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There is a very general Vulgar Error, that Short-sighted persons who use Concaves, as they get older, become less Short-sighted: on the contrary, every Optician and Short-sighted person that I have consulted on this subject, have assured me, that as their Eyes become impaired by Age, to see distant objects sharp and distinct, they require rather deeper than shallower Concaves; and at a very advanced Age, sometimes complain that they cannot see to read so well as formerly, and require Converes of 36 or 30 inches focus.
Mr. PIERCE informs me, that Dr. PARKER, the late Rector of St. James's, Piccadilly, had from his youth a short-sight, and when almost four score years of age, complained to him that he could not read so distinctly as he wished: with the help of Convexes of 36 inches focus, he was enabled to read and write with comfort to himself for several Years after. — See Appendix.
That a Short-sight is stronger and better, and more lasting than a Common-sight — I have always set down among the most absurd of Vulgar Errors unless, to be half blind all their Life, as the Short-sighted are, is better
than to be so only during about one-third of it, and that during the latter part of Life, as common Eyes are.
This prejudice is as foolish as the silly notion some people have—that a severe fit of Gout, is a thing to give a man Joy of — which our philosophical poet, Pope, admirably illustrated when he said:
"So when small humours gather to a Gout,
If the observations of Lord Chesterfield and Dr. Reid are true, a Short-sighted Person without Spectacles, is under a sad disadvantage in the common business of Life. — The following is the advice this keen observer of Human Nature gave to his Son:
"Mind not only What people say, but How they say it :- if you have any sagacity, you may discover more truth by your Eyes than by your Ears. People can Say what they will, but they cannot Look just as they will; and their Looks frequently discover what their Words are calculated to conceal.” See Letter 77.
Dr. THOS. REID's observation on the Eye is" Of the faculties called the Five Senses," Sight is, without doubt, the noblest: by means thereof we can perceive the tempers and dispositions, the passions and affections of our fellow-creatures, even when most they want to conceal them: and when the Tongue is taught most artfully to lie and dissemble, the Hypocrisy appears in the countenance to a discerning Eye! and we can perceive what is straight and what is crooked in the Mind, as well as in the Body."— Inquiry into the Human Mind, 8vo. 1818, p. 140.
However, it is some consolation to the Shortsighted, to consider, that if the natural infirmity of their Eyes prevents their enjoying this advantage, the use of Spectacles not only enables them to see what is passing in the Eyes of others, but that they form a veil over their own, which, in a great degree, prevents any such Scrutiny; and thus - their Weakness becomes their Strength,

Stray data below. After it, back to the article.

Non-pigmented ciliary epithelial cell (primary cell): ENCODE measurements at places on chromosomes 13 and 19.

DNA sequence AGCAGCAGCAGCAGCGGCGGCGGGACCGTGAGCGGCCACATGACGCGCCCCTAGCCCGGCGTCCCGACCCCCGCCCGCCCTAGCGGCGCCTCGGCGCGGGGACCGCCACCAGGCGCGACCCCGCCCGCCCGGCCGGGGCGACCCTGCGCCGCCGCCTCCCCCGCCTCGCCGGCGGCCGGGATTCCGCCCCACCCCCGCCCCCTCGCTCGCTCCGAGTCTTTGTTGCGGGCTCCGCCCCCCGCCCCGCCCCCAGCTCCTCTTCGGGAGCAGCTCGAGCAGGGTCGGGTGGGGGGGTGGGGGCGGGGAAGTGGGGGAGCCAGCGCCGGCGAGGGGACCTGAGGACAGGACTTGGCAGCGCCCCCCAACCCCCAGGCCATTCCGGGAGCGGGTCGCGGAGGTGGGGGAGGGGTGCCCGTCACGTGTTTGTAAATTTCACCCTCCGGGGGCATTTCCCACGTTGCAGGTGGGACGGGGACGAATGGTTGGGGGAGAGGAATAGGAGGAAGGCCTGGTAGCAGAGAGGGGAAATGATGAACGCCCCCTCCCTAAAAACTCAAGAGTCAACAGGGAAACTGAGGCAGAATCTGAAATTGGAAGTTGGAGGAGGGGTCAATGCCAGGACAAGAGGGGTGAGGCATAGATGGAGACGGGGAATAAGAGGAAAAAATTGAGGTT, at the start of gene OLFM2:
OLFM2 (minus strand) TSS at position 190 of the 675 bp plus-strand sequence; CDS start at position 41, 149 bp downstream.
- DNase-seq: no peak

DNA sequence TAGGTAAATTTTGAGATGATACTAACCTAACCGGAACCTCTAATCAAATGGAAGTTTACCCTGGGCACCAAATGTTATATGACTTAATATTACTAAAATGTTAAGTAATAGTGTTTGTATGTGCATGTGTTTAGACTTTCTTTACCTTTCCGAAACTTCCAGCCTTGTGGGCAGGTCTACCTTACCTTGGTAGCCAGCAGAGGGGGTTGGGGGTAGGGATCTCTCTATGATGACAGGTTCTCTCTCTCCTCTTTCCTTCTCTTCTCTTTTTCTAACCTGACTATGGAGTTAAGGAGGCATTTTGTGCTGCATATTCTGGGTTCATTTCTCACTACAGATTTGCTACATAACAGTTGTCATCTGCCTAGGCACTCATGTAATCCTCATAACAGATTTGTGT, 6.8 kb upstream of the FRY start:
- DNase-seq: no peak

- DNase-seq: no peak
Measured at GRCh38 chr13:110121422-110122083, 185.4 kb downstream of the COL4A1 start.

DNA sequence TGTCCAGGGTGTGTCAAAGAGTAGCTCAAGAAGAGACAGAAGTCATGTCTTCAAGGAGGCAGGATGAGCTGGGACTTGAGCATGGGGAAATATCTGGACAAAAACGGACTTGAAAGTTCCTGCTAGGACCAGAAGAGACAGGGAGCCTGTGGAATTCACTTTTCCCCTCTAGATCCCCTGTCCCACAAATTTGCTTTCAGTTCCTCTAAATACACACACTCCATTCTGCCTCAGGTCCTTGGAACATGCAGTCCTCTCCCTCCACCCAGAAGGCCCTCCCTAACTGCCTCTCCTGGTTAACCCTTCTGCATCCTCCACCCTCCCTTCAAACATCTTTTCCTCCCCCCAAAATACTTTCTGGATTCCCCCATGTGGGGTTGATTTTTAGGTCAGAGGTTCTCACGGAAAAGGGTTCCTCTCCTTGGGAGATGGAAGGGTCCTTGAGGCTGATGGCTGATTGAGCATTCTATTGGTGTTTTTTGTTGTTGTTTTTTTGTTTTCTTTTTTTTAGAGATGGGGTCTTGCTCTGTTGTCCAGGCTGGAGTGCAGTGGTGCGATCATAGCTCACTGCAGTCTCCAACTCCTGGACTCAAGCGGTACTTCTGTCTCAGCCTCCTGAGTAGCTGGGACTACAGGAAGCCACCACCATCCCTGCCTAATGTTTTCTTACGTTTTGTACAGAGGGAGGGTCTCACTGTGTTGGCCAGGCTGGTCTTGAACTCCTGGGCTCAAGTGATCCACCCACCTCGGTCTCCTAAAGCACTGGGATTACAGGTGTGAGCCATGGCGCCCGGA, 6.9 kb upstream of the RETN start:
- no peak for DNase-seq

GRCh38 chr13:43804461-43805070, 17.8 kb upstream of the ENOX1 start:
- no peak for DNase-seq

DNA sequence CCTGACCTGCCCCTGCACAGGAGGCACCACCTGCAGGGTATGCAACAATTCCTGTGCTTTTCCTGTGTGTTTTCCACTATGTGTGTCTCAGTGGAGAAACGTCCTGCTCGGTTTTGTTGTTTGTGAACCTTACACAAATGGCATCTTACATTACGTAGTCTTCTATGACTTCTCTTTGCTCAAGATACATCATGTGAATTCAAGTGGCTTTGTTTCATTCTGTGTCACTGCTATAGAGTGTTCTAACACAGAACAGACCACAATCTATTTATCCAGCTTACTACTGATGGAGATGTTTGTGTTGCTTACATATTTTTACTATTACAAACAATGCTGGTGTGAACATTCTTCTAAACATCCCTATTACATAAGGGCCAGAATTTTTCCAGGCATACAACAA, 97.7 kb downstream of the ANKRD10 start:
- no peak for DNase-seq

I prefer a well-hammered SILVER FRAME with DOUBLE JOINTS, the Second joint of which may be turned on its pin over the First, so that they may be occasionally used with the Single joint only—they sit close and steady on the Head, and are convenient to wear under a Hat - do not press either on the Nose or on the Temples-but their pressure is general and equal, and as it may be varied, may be rendered more agreeable than any other Frame. Spectacles with only a Single Joint, must press hard somewhere.
TORTOISE-SHELL SPECTACLES have a gloomy heavy appearance, are no lighter than Silver ones, and are very easily and very often broken :- however, if you will have a Shell frame, let the front be all Black - variegated Shell is bad for the Eye.
The BLUED STEEL FRAMES are good looking enough when new, but soon lose their
Azure lustre, and then look very shabby: there is a prejudice in favour of a Steel frame as being very light, and, from its elasticity, that its pressure on the Head is less than that
of a Silver frame. It may be for the first fortnight; but in the course of that time, such is the ductile nature of a Silver frame, which soon adapts itself exactly and comfortably to the Head, and becomes infinitely easier and pleasanter than the springy Steel; and the truth of the old saying, "as easy as an Old Shoe," is remarkably felt in " an Old Silver Spectacle Frame."
That the Frame should be Light, is the only point which either the Makers or the Wearers of it seem to pay any attention to - and to Lightness, every other property of it is willingly, but ridiculously sacrificed.
The actual difference in Weight between a Silver Front of that proper degree of strength which I have recommended, and one of the silly flimsy fronts which are commonly so much admired, does not exceed Four Pennyweights.
Let the Frame be large enough not to press